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School boards group releases independent report on controversial letter; announces governance and other changes
May 23, 2022 |

The National School Boards Association has vowed to make changes following an independent investigation into a letter to President Joe Biden that asked for federal involvement in local school board threats. NSBA on May 20 published a 57-page report that placed much of the blame for the letter on the group’s previous leader, then-interim CEO Chip Slaven.

The Sept. 29 letter triggered a firestorm of criticism from conservative groups, drew national media attention and prompted multiple state groups to quit NSBA.

NSBA on May 20 renounced the letter, for which it had already apologized in October.

“The letter directly contradicts our core commitments to parent engagement, local control and nonpartisanship,” John Heim, NSBA executive director, said in a statement on the association’s website. “The sentiments shared in the letter do not represent the views or position of the NSBA. The NSBA does not seek or advocate for federal law enforcement intervention at local school board meetings.”

NSBA hired law firm Michael Best & Friedrich in February to conduct the investigation. It found that Slaven shared the letter with four officers, but not the entire board, before sending it to the White House. The letter was co-signed by Slaven and Viola M. Garcia, a school board official from Texas who was then president of NSBA’s board of directors and is now immediate past president.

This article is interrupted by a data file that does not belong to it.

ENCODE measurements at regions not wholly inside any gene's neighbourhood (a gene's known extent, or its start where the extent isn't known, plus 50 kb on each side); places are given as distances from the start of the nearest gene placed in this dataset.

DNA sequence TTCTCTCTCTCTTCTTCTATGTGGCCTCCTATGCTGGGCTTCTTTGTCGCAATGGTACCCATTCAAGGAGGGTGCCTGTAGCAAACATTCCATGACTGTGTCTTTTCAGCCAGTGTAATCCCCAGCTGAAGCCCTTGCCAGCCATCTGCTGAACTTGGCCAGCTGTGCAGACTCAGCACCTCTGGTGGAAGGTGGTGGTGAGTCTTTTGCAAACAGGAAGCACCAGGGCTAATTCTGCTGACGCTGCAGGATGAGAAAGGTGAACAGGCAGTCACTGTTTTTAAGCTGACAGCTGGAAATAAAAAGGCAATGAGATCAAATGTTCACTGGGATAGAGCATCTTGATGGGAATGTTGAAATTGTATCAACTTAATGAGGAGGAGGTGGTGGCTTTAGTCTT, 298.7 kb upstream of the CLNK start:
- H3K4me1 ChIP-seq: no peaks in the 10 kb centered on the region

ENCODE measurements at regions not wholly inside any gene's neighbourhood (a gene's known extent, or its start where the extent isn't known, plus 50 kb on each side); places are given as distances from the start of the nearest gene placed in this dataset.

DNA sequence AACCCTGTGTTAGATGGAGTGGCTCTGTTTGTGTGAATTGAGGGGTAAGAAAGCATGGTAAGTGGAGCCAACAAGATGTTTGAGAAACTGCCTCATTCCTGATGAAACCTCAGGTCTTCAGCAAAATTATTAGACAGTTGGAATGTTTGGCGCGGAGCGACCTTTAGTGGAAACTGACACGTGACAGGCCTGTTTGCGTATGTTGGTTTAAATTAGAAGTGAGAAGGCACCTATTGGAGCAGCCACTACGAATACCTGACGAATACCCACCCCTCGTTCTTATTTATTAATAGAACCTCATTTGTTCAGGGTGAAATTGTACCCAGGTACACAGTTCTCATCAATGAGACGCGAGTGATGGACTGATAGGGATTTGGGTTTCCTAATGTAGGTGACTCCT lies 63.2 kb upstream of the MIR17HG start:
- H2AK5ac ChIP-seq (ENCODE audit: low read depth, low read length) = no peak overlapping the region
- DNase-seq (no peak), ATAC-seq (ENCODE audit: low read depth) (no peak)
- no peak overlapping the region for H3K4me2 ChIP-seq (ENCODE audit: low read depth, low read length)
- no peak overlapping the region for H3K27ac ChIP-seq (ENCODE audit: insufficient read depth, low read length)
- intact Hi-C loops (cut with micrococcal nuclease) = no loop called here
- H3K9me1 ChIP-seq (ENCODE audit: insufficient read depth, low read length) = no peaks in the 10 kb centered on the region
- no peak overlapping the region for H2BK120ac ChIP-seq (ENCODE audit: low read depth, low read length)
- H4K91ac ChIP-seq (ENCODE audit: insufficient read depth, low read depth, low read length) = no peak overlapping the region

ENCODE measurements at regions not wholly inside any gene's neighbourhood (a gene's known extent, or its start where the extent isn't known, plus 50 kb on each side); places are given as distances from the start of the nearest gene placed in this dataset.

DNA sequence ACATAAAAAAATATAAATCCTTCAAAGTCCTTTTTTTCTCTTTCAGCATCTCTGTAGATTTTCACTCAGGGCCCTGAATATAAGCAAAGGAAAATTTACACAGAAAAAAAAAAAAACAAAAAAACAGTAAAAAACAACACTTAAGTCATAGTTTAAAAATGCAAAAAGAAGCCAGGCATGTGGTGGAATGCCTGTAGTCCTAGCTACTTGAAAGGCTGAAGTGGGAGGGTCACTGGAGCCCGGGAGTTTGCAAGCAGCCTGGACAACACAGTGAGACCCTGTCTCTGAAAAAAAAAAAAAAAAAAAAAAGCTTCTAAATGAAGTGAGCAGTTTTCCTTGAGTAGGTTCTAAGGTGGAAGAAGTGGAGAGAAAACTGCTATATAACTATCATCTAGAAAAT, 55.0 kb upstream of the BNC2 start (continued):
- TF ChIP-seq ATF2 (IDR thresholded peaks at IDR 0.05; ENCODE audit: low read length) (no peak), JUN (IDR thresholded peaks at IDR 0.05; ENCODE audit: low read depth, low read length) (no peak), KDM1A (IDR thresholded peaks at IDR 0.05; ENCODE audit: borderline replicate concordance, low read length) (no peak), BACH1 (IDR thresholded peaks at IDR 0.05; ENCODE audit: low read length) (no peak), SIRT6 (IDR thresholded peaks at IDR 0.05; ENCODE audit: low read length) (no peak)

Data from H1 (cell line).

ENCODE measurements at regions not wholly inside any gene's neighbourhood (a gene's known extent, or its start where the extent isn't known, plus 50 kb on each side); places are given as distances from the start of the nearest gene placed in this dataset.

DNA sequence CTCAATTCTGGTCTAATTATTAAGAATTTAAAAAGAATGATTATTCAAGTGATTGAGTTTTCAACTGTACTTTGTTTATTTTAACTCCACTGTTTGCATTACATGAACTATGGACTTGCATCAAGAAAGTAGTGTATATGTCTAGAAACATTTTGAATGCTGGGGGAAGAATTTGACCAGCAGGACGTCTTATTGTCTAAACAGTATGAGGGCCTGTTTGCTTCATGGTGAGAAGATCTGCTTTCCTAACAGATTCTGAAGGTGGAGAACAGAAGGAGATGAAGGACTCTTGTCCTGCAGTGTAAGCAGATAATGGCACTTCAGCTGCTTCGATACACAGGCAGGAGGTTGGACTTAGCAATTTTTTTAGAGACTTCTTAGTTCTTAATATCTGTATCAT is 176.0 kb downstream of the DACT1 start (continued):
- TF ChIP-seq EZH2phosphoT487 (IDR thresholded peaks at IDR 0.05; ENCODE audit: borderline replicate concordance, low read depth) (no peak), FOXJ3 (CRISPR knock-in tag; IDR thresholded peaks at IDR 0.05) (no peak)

The letter to Biden asked for assistance from federal law enforcement to deal with the “growing number of threats of violence and acts of intimidation occurring across the nation.” The letter said the threats against public school officials “could be the equivalent to a form of domestic terrorism and hate crimes.”

Critics accused NSBA of calling parents domestic terrorists.

Heim took the helm of the embattled association Nov. 23, joining the group from the Kansas Association of School Boards, where he had been executive director for 11 years.

“While the events as recounted in the review are unfortunate, there are a number of important takeaways that will help our organization as we move forward,” Heim said.

The report noted that NSBA has amended its constitution to describe its advocacy as “a united, non-partisan national movement;” adopted a resolution opposing federal intrusion and the expansion of executive authority by the Department of Education and other federal agencies; and amended its belief statement. The association also plans to develop new processes and policies, including protocols for communication with the presidential administration and Congress and governance structures that define the role of the board and executive director.

However, it may be too late to lure back some state groups. As of May 20, eight state groups had quit NSBA, and another 14 had said they plan to drop out, according to The Washington Post. Twenty-two state groups have launched a new association, called the Consortium of State School Boards Association, the Post reported. Rick Lewis, executive director of the Ohio School Boards Association, told the news outlet that the Ohio group will not rejoin NSBA.

In a statement to the Post, Slaven defended the letter. Slaven had been NSBA’s chief advocacy officer before becoming interim CEO in July 2021. He left the organization in November.
 
“The attack on public schools is very real, as evidenced by the many false attacks on NSBA’s letter,” Slaven told the Post. “The organization owes no one an apology for standing up against violence and threats. I am saddened to see that the current leadership of NSBA appears to be afraid to stand up for local school board members and the students who attend public schools.”

In a statement to the Post, Slaven defended the letter. Slaven was NSBA’s chief advocacy officer before becoming interim CEO in July 2021. He left the organization in November.

“The attack on public schools is very real, as evidenced by the many false attacks on NSBA’s letter,” Slaven told the Post. “The organization owes no one an apology for standing up against violence and threats. I am saddened to see that the current leadership of NSBA appears to be afraid to stand up for local school board members and the students who attend public schools.”